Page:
MH17 crash spells likely end for Malaysia Airlines
STEPHEN WRIGHT AND KELVIN CHAN
Hit by two astonishing tragedies in quick succession, the Malaysia Airlines brand may become the airline industry's equivalent of asbestos or News of the World: toxic to the public and, experts say, impossible to redeem.
Malaysia Airlines Flight 17 was downed over eastern Ukraine on Thursday with 298 people aboard by what American intelligence authorities believe was a surface-to-air missile.
Just four months earlier, a Malaysia Airlines jetliner carrying 239 people disappeared about an hour after taking off from Kuala Lumpur.
The jet has still not been found, a source of profound unease for travellers and the aviation industry.
''I can't comprehend of anything they can do to save themselves,'' said Mohshin Aziz, an aviation analyst at Maybank in Kuala Lumpur, Malaysia.
''Perception-wise it really hits home,'' Aziz said. ''It's very challenging. It's very difficult to fight against negative perception.''
Even before the Flight 370 mystery, state-owned Malaysia Airlines was in serious financial trouble.
In an industry notorious for impoverishing shareholders and irking customers, Malaysia Airlines had long stood out for its years of restructurings and losses.
That disaster along with the often bumbling response of Malaysia Airlines and the Malaysian government deeply scarred the carrier.
Now, the once proud national airline is facing the unthinkable again.
Already losing about US$1.6 million (NZ$1.84m) a day, there will be ''no miracles'' for Malaysia Airlines, said Aziz.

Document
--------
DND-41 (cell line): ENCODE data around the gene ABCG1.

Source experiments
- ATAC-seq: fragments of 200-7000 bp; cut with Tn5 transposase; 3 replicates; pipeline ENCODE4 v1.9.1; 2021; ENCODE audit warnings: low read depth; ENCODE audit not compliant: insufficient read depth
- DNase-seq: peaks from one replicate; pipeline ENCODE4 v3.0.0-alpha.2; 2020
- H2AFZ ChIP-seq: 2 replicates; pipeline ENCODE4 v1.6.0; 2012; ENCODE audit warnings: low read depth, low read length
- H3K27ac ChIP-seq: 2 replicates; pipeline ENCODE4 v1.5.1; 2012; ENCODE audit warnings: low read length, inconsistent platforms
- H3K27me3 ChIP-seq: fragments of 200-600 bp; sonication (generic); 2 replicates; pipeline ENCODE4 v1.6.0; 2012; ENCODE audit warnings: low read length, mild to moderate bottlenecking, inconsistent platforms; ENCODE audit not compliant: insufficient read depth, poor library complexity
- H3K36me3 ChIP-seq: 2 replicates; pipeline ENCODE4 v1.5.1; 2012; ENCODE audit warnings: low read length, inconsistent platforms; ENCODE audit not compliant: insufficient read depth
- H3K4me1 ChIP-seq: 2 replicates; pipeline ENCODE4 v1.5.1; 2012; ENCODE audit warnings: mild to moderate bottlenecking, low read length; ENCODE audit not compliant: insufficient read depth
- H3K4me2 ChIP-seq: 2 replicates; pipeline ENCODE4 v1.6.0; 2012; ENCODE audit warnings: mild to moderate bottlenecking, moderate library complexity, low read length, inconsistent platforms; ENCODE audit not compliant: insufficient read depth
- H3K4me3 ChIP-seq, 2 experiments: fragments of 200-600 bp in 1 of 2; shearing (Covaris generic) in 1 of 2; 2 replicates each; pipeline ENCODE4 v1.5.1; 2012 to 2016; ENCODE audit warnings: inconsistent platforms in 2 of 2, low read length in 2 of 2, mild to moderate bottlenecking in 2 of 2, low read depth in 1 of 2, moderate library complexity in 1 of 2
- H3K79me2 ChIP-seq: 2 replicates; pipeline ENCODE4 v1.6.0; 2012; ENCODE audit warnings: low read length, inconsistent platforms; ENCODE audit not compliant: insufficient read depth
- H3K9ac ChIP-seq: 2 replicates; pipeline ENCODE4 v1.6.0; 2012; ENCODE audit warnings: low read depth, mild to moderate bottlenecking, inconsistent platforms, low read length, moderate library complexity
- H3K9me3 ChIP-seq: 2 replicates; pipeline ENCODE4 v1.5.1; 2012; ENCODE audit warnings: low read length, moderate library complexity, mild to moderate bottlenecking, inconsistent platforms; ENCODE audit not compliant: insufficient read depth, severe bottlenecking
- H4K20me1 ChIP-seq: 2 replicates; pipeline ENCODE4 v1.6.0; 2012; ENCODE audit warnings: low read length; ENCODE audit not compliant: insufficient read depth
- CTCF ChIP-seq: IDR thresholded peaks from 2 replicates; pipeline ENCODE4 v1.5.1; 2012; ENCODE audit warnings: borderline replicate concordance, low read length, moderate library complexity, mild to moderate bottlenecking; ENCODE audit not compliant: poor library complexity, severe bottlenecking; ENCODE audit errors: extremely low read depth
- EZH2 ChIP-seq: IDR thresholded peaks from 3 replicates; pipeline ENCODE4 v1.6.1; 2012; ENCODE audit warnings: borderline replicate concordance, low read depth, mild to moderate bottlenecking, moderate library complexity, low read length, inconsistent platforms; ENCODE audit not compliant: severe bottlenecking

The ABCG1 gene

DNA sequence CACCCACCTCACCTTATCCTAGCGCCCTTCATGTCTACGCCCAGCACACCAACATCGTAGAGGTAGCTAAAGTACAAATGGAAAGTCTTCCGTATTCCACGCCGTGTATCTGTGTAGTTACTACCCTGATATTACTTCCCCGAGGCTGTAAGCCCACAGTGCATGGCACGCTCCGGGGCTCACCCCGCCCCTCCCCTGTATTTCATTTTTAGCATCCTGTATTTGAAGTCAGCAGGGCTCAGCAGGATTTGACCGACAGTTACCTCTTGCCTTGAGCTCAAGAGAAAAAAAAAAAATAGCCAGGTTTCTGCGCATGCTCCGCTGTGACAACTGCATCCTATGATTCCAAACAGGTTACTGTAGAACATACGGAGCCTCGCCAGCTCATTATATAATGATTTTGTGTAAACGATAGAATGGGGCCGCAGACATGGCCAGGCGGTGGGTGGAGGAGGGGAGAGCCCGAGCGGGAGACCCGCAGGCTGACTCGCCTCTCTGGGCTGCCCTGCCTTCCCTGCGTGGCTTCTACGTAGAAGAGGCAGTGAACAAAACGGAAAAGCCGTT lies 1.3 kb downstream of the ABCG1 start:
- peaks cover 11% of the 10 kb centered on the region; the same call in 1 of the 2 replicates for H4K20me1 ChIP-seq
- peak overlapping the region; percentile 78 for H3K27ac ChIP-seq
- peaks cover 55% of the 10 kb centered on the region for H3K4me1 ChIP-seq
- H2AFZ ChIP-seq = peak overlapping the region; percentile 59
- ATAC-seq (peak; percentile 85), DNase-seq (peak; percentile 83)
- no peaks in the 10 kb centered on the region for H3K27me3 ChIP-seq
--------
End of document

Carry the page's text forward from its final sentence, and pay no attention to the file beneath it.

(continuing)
Before the Ukrainian disaster, his opinion was the airline didn't have the capacity to survive beyond a year.
The airline's share price plummeted 11 per cent Friday.
Unlike Flight 370, the responsibility for which is pinned with Malaysia Airlines, the second disaster appears largely beyond the airline's control.
It may, however, face questions about why it continued with flight paths over eastern Ukraine, which is the heart of a violent rebellion against Kiev, when some airlines were circumventing the country.
For air travelers in Asia, who have a multitude of options thanks to the budget airline boom, the latest incident will make the Malaysian carrier even less attractive.
Its brand in the rest of the world, where it became known largely because of the Flight 370 mystery, will become more closely associated with the worst fears of fliers.
Danny Gokul, an Australian university student on a layover at Incheon International Airport in South Korea, said he had flown with Malaysian Airlines before and its service was ''fantastic".
But he is now ''very hesistant'' about using the airline. ''Flying is scary enough.''
His friend, Dayne Rodgers, waiting for a flight to Brisbane, Australia said even very cheap fares might not convince him to fly with Malaysia Airlines.
''I don't know if my Mum would let me,'' he said.
Within Malaysia, the shock is palpably raw. ''I was stunned,'' said 48-year-old shopkeeper Reezal Mohamed. ''At first I could not understand. It's unbelievable.''
Malaysia Airlines has been in the red for the last three years. Last year, its losses ballooned to 1.17 billion ringgit ($363 million), nearly three times larger than its 433 million ringgit loss in 2012.
As a state-owned flag carrier, it is required to fly unprofitable domestic routes, and its strong union has resisted operational changes.
Nimbler discount rivals such as Air Asia have expanded rapidly, while Malaysia Airlines has been like a supertanker, slow to change direction. Seth Kaplan, managing partner of industry newsletter Airline Weekly, said the airline was in ''worse shape'' financially that almost any other airline before Flight 370 vanished.
''It's just hard to imagine that they could have even survived the first incident without a lot of government help and now they're going to need even more,'' he said.